Tag: European Union

Will Europe deliver on its Paris climate promises?

EU presents detailed ‘next-steps’ assessment

Global warming map February 2016
As global temperatures surge to record highs, countries are trying to figure out how to implement the Paris climate agreement.

By Bob Berwyn

The global climate change agreement reached in Paris late last year may not be signed, sealed and delivered just yet, but the European Union is determined to maintain the momentum and goodwill generated at the summit. Earlier this month, the European Commission completed an assessment of the deal aimed at determining what the EU must do to implement the agreement.

“We have the deal. Now we need to make it real,” said EU Commissioner for Climate Action and Energy Miguel Arias Cañete. “For the EU, this means completing the 2030 climate and energy legislation without delay, signing and ratifying the agreement as soon as possible, and continuing our leadership in the global transition to a low-carbon future.” Continue reading “Will Europe deliver on its Paris climate promises?”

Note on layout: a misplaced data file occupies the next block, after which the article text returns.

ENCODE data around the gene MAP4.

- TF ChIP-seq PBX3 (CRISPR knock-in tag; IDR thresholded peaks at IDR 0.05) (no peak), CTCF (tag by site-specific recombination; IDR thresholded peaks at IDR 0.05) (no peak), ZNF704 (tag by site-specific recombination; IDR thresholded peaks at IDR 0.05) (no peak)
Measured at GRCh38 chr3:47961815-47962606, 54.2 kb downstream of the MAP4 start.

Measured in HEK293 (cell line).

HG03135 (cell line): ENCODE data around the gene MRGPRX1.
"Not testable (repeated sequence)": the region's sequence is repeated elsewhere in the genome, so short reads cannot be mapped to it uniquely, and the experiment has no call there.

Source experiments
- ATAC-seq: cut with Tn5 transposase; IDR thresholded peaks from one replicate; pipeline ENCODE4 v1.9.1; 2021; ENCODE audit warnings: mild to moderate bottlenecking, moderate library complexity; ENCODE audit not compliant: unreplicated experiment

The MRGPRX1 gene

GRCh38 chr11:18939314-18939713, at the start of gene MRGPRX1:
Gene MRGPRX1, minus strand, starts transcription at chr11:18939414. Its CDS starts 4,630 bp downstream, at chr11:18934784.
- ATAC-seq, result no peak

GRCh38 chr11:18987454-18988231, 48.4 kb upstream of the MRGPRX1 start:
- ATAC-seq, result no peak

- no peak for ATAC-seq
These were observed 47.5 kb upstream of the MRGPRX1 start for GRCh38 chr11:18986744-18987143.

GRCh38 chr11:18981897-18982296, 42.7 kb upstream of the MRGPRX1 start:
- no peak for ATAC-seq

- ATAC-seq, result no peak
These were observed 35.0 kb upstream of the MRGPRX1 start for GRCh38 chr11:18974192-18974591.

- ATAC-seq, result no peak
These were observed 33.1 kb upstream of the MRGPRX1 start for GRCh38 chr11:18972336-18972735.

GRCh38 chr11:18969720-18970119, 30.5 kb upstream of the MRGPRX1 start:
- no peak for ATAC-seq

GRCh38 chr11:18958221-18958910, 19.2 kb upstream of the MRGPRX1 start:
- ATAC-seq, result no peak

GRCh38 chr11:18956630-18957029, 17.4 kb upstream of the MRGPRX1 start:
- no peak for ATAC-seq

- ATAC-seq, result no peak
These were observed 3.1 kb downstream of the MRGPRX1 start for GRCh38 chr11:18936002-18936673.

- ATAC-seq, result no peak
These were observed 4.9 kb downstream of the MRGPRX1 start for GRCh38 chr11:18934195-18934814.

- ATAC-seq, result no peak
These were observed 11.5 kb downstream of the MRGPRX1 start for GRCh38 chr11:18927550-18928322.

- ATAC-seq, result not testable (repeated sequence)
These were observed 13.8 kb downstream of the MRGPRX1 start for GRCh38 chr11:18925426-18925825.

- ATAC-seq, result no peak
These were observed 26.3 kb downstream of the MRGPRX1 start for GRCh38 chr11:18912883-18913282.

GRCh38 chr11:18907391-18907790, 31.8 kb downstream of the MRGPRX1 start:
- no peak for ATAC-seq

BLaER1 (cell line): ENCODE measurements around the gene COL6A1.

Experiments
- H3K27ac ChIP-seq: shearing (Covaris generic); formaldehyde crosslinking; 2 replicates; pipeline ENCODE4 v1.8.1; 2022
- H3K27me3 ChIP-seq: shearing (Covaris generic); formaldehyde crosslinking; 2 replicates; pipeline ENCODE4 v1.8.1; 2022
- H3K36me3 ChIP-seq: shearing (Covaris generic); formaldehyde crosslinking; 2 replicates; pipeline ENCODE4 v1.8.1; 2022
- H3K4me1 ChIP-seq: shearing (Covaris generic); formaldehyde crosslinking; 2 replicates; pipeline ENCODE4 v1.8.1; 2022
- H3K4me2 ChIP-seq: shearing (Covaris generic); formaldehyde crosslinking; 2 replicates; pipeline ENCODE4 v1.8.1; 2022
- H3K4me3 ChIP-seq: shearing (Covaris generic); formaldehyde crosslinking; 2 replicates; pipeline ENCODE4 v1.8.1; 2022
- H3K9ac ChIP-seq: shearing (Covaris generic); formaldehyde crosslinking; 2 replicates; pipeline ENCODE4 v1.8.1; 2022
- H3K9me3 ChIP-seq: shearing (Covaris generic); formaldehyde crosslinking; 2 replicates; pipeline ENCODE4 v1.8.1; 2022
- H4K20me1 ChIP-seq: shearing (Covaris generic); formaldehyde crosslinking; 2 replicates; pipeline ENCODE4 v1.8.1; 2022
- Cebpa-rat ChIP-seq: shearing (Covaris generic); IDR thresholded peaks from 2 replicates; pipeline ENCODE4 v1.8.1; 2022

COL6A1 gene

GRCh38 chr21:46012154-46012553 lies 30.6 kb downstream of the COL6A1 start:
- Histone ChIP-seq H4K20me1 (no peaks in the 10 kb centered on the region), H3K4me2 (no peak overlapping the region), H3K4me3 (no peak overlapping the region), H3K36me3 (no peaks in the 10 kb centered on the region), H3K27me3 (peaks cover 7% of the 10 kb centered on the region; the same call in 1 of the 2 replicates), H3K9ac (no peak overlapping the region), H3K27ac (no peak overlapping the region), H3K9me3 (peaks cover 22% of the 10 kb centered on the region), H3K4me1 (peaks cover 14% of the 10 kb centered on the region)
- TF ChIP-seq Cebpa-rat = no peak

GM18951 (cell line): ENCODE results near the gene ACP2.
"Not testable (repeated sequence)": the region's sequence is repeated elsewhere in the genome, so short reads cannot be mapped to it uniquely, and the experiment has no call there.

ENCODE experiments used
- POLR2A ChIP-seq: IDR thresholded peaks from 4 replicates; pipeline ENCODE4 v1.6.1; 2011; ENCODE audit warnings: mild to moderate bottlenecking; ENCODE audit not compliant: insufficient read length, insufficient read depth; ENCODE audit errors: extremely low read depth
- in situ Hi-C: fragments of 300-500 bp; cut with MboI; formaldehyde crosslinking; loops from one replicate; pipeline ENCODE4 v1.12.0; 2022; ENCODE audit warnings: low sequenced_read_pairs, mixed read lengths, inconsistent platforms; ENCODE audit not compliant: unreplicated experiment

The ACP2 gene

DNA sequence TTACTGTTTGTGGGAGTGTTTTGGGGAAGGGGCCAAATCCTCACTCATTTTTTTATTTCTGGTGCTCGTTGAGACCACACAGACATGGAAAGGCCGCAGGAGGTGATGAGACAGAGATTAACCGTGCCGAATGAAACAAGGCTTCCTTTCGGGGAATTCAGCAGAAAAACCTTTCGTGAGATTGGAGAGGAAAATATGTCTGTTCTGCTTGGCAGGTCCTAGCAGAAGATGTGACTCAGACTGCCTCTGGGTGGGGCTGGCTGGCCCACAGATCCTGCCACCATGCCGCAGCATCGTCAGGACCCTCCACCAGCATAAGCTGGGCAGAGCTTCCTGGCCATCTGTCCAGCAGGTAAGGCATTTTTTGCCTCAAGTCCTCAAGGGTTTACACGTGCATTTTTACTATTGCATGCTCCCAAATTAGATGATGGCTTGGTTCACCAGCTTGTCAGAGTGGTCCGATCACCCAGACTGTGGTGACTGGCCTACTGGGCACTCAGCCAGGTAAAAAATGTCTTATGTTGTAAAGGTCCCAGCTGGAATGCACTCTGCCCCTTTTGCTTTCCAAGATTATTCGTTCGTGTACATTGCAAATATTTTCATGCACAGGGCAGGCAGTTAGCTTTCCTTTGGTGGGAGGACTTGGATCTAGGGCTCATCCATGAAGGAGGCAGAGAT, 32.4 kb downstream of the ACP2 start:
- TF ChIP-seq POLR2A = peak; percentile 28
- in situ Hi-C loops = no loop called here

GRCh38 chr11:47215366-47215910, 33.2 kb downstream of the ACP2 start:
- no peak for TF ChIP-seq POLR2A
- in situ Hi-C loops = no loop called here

EU air quality regulations save thousands of lives each year

Cutting pollution improves public health


Staff Report

People everywhere like to complain about excessive government regulation, and the European Union is no exception. But it’s clear, from a new University of Leeds study, that air quality rules in the EU have saved thousands of lives in recent decades.

The research, published in the journal Environmental Research Letters, shows that EU policies have led to a 35 percent reduction of fine particles in the atmosphere over the period 1970 to 2010, which has improved public health across Europe, preventing about 80,000 premature deaths each year. Continue reading “EU air quality regulations save thousands of lives each year”

Refugee stream intensifies; 400 deaths already in 2016

2,000 people per day trying to cross the Mediterranean to safety

Refugees wait to cross from Slovenia to Austria at Spielfelden in Nov. 2015. Does this picture represent the common European principles of dignity, solidarity and human rights that the European Union was founded upon? @bberwyn photo.

Staff Report

As the conflict in Syria reaches new levels of brutality, the flow of refugees from the region toward Europe has accelerated, according to the United Nations High Commissioner for Refugees. By latest count, more than 80,000 refugees and migrants arrived in Europe by boat during the first six weeks of 2016, more than in the first four months of 2015, despite wintry weather and rough seas, the UNHCR officials said Friday.